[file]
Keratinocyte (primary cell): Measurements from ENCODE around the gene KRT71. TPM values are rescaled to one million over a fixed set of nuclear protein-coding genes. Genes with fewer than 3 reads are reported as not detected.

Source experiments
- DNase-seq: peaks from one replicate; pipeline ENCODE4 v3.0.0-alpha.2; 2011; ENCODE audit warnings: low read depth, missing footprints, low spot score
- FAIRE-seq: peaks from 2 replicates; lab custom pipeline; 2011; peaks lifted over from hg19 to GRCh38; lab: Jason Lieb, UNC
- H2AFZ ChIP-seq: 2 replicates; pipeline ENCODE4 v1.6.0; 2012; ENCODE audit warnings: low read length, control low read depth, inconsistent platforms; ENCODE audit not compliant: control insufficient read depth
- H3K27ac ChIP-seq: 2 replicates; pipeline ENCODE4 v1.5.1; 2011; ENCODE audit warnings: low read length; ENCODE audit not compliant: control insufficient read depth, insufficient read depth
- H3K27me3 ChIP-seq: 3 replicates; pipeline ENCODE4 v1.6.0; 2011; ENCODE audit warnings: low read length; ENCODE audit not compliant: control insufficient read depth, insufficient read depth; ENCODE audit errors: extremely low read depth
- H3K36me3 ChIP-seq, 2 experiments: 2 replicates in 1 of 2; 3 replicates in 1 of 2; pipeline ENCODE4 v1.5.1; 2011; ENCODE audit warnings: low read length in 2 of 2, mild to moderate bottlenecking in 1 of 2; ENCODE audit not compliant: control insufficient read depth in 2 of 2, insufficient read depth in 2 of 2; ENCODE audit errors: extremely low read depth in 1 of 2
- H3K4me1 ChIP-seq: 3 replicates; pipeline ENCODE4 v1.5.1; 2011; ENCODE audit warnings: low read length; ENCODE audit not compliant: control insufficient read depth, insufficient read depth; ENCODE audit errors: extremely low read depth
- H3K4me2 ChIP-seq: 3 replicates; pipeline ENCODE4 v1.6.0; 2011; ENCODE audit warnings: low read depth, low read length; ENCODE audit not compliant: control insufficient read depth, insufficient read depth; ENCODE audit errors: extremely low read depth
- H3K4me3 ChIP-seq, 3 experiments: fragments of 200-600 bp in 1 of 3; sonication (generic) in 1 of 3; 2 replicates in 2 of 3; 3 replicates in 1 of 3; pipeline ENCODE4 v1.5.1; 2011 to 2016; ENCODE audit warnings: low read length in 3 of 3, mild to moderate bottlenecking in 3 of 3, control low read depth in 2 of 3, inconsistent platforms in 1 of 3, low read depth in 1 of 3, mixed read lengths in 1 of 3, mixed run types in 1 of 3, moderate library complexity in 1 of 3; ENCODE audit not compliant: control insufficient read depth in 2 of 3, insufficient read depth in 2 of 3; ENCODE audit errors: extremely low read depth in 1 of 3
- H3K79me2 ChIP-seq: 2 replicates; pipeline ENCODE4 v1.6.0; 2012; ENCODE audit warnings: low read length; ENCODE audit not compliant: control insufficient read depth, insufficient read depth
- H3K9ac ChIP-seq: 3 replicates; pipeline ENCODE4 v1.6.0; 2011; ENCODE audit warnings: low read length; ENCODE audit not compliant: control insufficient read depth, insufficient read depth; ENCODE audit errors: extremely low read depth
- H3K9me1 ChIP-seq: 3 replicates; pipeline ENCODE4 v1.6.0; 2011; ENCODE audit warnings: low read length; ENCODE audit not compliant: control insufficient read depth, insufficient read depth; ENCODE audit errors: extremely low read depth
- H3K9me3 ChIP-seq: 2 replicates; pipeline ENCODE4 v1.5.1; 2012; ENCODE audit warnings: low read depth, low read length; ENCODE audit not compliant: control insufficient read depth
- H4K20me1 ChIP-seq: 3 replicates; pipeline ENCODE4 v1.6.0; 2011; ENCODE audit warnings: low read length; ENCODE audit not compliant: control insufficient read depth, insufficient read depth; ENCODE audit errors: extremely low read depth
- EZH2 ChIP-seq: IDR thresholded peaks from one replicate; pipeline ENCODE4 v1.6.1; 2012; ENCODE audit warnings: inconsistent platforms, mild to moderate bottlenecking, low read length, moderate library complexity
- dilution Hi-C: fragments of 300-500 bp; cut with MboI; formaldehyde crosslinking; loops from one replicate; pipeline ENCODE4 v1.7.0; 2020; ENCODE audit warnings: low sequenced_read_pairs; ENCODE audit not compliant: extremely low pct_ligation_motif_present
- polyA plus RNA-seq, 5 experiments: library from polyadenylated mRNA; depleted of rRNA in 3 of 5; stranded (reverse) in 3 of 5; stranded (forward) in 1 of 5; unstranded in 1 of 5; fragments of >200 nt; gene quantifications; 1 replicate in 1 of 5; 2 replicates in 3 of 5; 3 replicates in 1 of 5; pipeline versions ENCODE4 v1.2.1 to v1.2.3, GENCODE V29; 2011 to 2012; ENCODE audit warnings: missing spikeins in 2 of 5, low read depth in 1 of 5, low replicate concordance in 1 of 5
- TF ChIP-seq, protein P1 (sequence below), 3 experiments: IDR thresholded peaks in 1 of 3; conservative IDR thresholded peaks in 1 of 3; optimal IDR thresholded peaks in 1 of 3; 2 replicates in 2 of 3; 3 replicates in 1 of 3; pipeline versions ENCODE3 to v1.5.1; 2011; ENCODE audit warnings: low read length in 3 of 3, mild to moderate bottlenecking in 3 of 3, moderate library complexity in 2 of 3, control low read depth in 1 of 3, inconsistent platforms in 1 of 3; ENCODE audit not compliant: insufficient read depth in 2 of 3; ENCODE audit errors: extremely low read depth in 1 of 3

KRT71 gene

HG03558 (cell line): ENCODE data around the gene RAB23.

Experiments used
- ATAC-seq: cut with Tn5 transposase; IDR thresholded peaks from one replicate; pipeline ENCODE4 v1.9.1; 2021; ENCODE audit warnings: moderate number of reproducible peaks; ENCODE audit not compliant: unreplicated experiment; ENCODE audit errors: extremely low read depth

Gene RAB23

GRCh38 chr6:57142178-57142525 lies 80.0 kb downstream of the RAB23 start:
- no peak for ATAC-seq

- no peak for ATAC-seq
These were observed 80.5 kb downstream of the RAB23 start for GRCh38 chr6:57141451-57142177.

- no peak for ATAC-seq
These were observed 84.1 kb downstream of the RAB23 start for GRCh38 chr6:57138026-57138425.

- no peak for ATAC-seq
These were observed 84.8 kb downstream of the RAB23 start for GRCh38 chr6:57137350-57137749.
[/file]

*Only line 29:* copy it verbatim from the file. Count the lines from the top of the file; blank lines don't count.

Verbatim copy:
These were observed 80.5 kb downstream of the RAB23 start for GRCh38 chr6:57141451-57142177.